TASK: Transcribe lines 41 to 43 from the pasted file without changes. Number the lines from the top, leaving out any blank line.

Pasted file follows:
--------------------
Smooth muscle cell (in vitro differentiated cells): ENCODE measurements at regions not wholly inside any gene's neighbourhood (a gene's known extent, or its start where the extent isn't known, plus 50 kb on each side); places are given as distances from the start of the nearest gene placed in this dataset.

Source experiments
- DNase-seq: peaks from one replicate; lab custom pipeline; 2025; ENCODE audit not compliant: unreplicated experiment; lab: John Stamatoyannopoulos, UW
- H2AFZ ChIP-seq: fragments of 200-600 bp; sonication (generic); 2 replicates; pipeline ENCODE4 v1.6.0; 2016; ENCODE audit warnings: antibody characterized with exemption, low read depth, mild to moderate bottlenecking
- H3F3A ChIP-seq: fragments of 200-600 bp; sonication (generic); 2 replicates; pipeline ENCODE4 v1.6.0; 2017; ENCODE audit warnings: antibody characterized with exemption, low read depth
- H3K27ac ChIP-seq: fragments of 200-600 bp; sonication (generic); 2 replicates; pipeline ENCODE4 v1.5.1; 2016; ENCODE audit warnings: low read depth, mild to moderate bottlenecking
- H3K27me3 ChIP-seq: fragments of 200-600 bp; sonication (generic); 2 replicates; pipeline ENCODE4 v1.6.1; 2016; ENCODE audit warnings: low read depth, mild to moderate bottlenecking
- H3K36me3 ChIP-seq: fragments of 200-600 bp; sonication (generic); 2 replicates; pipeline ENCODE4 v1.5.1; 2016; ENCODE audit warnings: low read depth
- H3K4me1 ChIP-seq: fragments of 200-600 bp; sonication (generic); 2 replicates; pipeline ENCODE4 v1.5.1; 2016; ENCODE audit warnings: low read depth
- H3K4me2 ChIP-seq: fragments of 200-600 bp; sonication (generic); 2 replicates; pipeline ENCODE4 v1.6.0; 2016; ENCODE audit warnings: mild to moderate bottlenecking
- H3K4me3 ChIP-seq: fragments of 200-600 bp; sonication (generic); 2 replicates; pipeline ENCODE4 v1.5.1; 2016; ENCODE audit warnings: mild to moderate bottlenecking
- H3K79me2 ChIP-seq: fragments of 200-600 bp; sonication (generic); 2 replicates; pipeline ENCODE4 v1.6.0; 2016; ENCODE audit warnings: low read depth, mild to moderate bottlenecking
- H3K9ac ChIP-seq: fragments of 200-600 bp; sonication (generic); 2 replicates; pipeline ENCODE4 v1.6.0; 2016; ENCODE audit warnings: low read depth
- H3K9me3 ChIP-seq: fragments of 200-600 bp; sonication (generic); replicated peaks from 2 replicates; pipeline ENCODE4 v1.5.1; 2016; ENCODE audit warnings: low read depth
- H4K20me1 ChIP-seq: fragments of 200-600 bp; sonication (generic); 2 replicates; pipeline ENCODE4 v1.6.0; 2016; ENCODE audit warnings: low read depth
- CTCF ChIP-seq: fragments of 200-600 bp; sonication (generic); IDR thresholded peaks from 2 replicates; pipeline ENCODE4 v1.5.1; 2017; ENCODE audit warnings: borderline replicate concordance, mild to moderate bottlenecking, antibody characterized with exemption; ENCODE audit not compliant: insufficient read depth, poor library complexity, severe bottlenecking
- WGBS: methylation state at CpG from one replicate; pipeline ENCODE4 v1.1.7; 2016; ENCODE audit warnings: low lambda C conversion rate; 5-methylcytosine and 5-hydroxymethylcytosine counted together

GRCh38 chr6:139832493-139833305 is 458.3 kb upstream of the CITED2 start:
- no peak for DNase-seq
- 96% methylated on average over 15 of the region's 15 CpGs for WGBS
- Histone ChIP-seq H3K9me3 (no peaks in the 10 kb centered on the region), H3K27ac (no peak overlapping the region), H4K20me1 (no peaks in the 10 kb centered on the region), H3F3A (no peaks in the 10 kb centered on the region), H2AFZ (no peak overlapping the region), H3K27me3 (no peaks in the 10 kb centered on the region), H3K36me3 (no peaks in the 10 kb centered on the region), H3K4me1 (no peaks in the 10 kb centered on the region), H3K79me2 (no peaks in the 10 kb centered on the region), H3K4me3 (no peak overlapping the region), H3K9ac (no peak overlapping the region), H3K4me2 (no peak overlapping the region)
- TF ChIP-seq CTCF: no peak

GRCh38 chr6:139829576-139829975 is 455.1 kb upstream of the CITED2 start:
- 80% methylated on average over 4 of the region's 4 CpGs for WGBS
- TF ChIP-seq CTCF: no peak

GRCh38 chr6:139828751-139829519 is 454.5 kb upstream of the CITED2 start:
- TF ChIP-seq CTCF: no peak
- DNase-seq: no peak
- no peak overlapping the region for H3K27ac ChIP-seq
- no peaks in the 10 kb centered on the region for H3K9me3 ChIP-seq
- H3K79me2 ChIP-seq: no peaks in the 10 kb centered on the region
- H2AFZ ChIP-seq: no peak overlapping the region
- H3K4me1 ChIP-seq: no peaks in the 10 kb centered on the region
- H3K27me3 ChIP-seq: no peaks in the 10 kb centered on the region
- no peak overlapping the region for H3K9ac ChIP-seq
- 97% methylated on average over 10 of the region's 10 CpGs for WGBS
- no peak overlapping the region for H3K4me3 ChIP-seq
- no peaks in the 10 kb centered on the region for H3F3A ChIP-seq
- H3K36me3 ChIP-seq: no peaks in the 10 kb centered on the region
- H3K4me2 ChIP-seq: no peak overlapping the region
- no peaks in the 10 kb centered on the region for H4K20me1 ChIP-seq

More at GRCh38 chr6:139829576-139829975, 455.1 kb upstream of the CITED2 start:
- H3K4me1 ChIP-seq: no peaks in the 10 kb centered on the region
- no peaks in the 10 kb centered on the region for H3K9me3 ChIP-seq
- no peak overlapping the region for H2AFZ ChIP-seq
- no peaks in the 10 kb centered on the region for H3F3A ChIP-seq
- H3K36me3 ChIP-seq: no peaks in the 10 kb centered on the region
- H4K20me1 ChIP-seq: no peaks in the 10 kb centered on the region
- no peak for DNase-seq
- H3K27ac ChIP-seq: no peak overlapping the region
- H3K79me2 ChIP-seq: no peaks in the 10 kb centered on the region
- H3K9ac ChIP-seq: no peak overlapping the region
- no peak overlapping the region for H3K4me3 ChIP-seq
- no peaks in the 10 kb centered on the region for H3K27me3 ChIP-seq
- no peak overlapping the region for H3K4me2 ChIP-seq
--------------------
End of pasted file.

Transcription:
- no peaks in the 10 kb centered on the region for H4K20me1 ChIP-seq

More at GRCh38 chr6:139829576-139829975, 455.1 kb upstream of the CITED2 start:
- H3K4me1 ChIP-seq: no peaks in the 10 kb centered on the region